Hard money is still good almost anywhere in San Francisco, as the city Board of Supervisors unanimously passed a new law Tuesday requiring that all brick-and-mortar retail businesses in the city accept cash.
District Five Supervisor Vallie Brown introduced the measure earlier this year, telling lawmakers and constituents that the new rule ensures the city’s poorest residents don’t end up shut out of access to basic goods and services.
The final version of the measure reads, in part:
San Francisco strives to be a welcoming, inclusive place for all city residents. [...] For many City residents (for example. those who are denied access to credit, or who are unable to obtain bank accounts), the ability to engage in consumer transactions depends on the ability to pay for goods and many services in cash.
This is especially true of the very poor. [...] Denying the ability to use cash as a payment method means excluding too many people. [...] The city must remain vigilant in ensuring its economy is inclusionary and accessible to everyone.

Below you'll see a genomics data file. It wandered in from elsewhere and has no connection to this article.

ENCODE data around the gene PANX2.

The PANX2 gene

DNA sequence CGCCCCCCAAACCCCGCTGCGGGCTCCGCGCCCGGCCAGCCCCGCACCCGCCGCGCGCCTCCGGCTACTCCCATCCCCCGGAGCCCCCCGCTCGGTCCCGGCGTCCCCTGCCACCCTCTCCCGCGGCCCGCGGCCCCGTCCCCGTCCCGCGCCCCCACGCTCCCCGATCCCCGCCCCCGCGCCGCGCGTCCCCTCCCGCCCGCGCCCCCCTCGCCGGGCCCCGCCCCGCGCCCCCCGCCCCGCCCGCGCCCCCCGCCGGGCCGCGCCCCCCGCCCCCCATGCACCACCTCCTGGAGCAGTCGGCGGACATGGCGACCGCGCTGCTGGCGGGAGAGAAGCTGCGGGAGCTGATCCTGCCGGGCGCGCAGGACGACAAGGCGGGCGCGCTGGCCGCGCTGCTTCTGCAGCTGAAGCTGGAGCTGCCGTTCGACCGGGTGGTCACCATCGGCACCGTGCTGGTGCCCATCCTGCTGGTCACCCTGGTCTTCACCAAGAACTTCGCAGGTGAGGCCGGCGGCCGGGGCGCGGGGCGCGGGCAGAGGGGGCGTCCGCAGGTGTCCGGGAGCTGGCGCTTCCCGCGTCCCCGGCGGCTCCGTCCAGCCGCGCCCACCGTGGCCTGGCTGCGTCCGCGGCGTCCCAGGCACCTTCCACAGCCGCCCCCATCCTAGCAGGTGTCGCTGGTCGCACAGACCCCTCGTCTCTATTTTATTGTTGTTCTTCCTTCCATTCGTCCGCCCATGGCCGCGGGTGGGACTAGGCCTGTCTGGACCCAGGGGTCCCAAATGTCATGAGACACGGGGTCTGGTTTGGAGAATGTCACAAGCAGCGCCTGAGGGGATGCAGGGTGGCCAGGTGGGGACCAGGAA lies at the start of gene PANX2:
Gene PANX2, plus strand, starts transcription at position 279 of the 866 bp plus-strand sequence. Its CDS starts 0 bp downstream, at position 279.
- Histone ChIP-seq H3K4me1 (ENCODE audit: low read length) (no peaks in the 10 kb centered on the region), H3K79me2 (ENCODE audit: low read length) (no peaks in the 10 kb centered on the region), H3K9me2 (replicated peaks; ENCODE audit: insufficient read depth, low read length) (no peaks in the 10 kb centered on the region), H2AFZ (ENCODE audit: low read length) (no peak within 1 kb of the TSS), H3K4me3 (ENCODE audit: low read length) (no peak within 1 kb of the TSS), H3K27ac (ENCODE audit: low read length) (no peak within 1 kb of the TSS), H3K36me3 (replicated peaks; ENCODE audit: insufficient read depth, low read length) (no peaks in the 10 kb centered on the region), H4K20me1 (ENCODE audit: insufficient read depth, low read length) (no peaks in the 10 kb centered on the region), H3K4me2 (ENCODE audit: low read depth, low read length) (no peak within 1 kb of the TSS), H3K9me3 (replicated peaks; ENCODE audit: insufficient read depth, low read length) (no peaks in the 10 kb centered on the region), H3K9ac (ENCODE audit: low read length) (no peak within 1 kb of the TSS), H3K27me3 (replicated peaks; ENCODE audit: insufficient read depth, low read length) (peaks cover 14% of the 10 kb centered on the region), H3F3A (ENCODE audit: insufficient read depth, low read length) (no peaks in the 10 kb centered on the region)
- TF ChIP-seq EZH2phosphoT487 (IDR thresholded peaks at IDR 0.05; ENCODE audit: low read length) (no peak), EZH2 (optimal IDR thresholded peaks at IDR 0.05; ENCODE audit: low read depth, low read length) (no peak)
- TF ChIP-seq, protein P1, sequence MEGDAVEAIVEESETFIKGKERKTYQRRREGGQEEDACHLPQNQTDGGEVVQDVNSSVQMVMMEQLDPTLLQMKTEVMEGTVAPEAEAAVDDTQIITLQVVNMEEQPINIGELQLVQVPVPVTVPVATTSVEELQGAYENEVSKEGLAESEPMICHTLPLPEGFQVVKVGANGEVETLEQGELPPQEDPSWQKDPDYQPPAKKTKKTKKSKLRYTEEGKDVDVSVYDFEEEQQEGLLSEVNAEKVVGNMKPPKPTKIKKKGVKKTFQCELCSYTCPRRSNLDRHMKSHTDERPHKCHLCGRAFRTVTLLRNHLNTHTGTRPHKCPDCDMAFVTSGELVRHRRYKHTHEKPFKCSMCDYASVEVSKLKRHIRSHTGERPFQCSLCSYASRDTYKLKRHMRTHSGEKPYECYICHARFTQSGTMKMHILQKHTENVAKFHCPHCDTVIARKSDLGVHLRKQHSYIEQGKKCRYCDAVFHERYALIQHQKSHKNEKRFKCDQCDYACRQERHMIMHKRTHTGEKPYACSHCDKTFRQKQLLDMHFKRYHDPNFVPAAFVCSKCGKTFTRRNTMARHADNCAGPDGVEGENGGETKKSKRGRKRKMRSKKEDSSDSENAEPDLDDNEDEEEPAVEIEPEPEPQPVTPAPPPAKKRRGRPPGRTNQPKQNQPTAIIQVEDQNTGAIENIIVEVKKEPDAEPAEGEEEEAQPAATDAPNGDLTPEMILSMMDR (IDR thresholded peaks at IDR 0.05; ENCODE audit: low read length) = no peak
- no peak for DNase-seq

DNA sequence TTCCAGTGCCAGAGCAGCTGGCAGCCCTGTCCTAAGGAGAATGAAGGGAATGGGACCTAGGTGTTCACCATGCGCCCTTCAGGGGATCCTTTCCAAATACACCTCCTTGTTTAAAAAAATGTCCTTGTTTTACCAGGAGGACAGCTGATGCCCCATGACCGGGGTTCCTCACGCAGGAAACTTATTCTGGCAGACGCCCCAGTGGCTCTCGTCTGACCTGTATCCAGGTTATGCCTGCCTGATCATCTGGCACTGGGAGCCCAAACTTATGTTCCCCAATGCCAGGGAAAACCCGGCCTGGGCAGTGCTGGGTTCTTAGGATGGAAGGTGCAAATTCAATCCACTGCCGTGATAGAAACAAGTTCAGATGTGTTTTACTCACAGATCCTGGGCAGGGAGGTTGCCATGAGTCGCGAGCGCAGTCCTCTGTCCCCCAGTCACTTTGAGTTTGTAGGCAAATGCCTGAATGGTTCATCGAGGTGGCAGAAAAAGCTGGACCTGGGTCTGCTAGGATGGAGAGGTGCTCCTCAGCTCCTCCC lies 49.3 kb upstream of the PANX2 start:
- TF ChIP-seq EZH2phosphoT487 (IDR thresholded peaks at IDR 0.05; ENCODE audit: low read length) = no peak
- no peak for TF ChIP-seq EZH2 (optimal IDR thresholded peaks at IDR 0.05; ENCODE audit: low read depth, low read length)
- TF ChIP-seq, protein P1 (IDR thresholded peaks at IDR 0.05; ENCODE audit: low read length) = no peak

In 2017, the Federal Deposit Insurance Corporation (FDIC) estimated that 6.5 percent of American households do not have a bank account, composing roughly 20.5 million people.
“Almost 17 percent (16.9 percent) of black households and 14 percent of Hispanic households were unbanked in 2017,” notes the FDIC report.
That resource did not break down data regionally—and the city hasn’t studied the question since 2005—so it’s hard to say how many people in SF do not use banks today.
The final law includes some exceptions, such as exempting temporary or non-stationary retail outlets like food trucks and pop-up shops. The measure specifies that stores must accept cash up to $5,000, but may demand other forms of payment beyond that.
In April, Amazon resolved to start taking cash at its Amazon Go stores in SF in order to dodge the pending ban. Coffee purveyor Blue Bottle also temporarily toyed with the idea of going cashless.
Breaking the new rules could result in a fine of up to $100. Multiple violations could drive fees up to $1,000.